Healing Kiss Excerpt



Barnes & Noble

The thought kept her heart racing during the thirty-minute drive. It didn’t let up when she pulled into the visitor’s parking lot and hurried toward the glass doors, which opened when she stepped in front of them at the same moment a tall man did.

“Oh.” She gasped and stumbled out of the stranger’s reach.

“After you.” The stranger paused, gesturing for her to go in front of him, his deep voice causing her heartbeat to accelerate even more.

She hesitated, but he made no move to grab her, so she slipped by him. He was tall, which made it easy for her to bend her head and avoid meeting his gaze. Still, she caught a glimpse of a firm jawline, dark hair, and a black computer bag strung over one shoulder as she passed.

She continued moving toward the infectious disease wing where Hannah was staying, the beat of her heart matching the tap-tap-tap of her shoes against the floor. The man followed behind. No one else was nearby, so she could hear the soft tread of his shoes. She quickened her pace, her breath coming faster now. Her stomach did a flip, and her throat tightened, preparing her to flee or scream if the situation demanded it.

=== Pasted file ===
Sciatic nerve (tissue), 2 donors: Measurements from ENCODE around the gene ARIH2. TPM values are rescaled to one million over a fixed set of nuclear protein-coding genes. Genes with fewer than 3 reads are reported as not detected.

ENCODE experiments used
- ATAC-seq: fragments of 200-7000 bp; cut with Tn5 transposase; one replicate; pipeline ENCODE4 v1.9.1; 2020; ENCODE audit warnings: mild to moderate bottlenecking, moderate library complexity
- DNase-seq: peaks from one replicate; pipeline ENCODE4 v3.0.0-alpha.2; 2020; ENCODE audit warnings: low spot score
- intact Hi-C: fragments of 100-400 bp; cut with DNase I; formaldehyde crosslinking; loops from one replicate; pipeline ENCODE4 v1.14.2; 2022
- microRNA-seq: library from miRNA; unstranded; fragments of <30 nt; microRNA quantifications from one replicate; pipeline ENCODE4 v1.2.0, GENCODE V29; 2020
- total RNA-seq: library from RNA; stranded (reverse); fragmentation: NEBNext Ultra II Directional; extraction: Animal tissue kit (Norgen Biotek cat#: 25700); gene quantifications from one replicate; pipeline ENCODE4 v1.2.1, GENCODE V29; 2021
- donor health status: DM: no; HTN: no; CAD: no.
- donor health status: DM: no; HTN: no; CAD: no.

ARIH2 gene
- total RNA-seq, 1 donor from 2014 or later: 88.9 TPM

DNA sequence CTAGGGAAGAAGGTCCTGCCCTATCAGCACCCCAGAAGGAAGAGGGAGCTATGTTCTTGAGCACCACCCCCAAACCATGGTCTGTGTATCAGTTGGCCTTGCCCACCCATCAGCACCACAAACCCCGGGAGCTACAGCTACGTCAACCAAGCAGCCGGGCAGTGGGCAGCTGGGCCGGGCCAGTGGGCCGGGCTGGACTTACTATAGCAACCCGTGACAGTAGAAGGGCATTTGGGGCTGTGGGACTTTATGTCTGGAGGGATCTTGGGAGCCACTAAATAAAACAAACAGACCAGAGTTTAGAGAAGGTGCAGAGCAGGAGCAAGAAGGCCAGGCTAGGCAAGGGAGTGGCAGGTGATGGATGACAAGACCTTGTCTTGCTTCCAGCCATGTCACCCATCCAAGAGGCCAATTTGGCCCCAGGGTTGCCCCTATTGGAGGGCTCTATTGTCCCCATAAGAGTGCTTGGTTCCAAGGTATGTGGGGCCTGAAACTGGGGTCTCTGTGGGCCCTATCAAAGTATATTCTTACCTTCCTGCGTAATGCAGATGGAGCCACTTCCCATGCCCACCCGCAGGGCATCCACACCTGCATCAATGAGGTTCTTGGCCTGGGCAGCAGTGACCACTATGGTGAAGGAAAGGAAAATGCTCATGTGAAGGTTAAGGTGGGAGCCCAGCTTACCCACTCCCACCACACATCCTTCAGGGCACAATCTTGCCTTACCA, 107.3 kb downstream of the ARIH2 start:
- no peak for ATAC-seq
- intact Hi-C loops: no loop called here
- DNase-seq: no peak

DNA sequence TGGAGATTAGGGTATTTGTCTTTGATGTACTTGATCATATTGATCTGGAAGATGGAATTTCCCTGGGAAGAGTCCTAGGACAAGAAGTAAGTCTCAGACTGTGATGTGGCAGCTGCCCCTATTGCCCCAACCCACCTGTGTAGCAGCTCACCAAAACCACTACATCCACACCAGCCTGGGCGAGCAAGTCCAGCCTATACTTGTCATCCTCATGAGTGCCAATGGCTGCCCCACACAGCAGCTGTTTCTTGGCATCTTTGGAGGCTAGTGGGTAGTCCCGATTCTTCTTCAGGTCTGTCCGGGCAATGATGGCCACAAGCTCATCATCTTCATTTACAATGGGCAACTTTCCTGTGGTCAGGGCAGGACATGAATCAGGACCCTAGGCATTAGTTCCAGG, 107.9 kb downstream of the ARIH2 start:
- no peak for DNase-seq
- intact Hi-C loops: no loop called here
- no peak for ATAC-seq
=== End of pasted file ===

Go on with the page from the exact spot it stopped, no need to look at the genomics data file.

She reached Hannah’s room. Bile rose in her throat when she realized the man’s footsteps stopped when she stopped.

She grabbed the door knob and glanced to the side. The man was no longer there. She let her breath out in a rush and leaned her forehead against the door to recover her equilibrium. Get a hold of yourself, Lillian. Not every strange guy was one of Kinetica’s men, looking to grab her. She’d been so panicked, she hadn’t even taken the time to check the man’s vitality.